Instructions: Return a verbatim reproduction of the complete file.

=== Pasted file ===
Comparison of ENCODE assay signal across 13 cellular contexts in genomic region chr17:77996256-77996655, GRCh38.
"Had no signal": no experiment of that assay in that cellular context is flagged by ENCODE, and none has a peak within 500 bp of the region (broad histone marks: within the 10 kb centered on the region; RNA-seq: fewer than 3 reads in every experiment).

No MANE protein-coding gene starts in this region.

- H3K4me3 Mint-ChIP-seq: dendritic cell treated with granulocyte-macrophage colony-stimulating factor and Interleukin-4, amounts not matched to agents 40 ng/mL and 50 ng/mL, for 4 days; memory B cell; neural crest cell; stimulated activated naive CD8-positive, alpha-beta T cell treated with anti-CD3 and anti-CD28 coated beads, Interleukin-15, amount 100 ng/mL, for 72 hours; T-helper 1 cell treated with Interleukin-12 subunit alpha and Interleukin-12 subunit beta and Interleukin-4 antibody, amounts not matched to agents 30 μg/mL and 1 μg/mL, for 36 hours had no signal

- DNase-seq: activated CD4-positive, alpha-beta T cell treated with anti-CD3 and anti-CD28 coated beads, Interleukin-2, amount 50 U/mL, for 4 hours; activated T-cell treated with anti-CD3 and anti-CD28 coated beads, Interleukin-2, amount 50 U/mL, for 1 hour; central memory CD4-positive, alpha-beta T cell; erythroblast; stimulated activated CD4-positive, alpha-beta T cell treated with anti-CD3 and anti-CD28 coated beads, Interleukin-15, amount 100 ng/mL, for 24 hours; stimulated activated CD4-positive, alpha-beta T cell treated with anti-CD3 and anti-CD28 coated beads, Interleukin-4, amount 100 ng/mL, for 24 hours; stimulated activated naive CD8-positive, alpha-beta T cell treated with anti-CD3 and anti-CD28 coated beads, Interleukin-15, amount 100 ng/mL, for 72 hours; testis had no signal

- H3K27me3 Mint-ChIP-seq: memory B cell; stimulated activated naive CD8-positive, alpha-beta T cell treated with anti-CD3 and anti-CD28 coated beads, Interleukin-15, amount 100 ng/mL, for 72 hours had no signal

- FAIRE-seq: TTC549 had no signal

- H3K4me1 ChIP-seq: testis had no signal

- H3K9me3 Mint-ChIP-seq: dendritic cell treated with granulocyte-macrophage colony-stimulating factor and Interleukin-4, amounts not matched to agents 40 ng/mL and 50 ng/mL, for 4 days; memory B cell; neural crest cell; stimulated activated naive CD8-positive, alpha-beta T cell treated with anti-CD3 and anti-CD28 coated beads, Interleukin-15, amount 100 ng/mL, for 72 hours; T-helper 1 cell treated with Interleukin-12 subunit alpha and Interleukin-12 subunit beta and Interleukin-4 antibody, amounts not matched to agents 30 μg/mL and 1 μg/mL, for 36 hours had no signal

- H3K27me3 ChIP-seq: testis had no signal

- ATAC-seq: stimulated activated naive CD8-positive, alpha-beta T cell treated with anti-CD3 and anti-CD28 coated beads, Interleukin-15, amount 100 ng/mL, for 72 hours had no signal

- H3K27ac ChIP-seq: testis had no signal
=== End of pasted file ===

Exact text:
Comparison of ENCODE assay signal across 13 cellular contexts in genomic region chr17:77996256-77996655, GRCh38.
"Had no signal": no experiment of that assay in that cellular context is flagged by ENCODE, and none has a peak within 500 bp of the region (broad histone marks: within the 10 kb centered on the region; RNA-seq: fewer than 3 reads in every experiment).

No MANE protein-coding gene starts in this region.

- H3K4me3 Mint-ChIP-seq: dendritic cell treated with granulocyte-macrophage colony-stimulating factor and Interleukin-4, amounts not matched to agents 40 ng/mL and 50 ng/mL, for 4 days; memory B cell; neural crest cell; stimulated activated naive CD8-positive, alpha-beta T cell treated with anti-CD3 and anti-CD28 coated beads, Interleukin-15, amount 100 ng/mL, for 72 hours; T-helper 1 cell treated with Interleukin-12 subunit alpha and Interleukin-12 subunit beta and Interleukin-4 antibody, amounts not matched to agents 30 μg/mL and 1 μg/mL, for 36 hours had no signal

- DNase-seq: activated CD4-positive, alpha-beta T cell treated with anti-CD3 and anti-CD28 coated beads, Interleukin-2, amount 50 U/mL, for 4 hours; activated T-cell treated with anti-CD3 and anti-CD28 coated beads, Interleukin-2, amount 50 U/mL, for 1 hour; central memory CD4-positive, alpha-beta T cell; erythroblast; stimulated activated CD4-positive, alpha-beta T cell treated with anti-CD3 and anti-CD28 coated beads, Interleukin-15, amount 100 ng/mL, for 24 hours; stimulated activated CD4-positive, alpha-beta T cell treated with anti-CD3 and anti-CD28 coated beads, Interleukin-4, amount 100 ng/mL, for 24 hours; stimulated activated naive CD8-positive, alpha-beta T cell treated with anti-CD3 and anti-CD28 coated beads, Interleukin-15, amount 100 ng/mL, for 72 hours; testis had no signal

- H3K27me3 Mint-ChIP-seq: memory B cell; stimulated activated naive CD8-positive, alpha-beta T cell treated with anti-CD3 and anti-CD28 coated beads, Interleukin-15, amount 100 ng/mL, for 72 hours had no signal

- FAIRE-seq: TTC549 had no signal

- H3K4me1 ChIP-seq: testis had no signal

- H3K9me3 Mint-ChIP-seq: dendritic cell treated with granulocyte-macrophage colony-stimulating factor and Interleukin-4, amounts not matched to agents 40 ng/mL and 50 ng/mL, for 4 days; memory B cell; neural crest cell; stimulated activated naive CD8-positive, alpha-beta T cell treated with anti-CD3 and anti-CD28 coated beads, Interleukin-15, amount 100 ng/mL, for 72 hours; T-helper 1 cell treated with Interleukin-12 subunit alpha and Interleukin-12 subunit beta and Interleukin-4 antibody, amounts not matched to agents 30 μg/mL and 1 μg/mL, for 36 hours had no signal

- H3K27me3 ChIP-seq: testis had no signal

- ATAC-seq: stimulated activated naive CD8-positive, alpha-beta T cell treated with anti-CD3 and anti-CD28 coated beads, Interleukin-15, amount 100 ng/mL, for 72 hours had no signal

- H3K27ac ChIP-seq: testis had no signal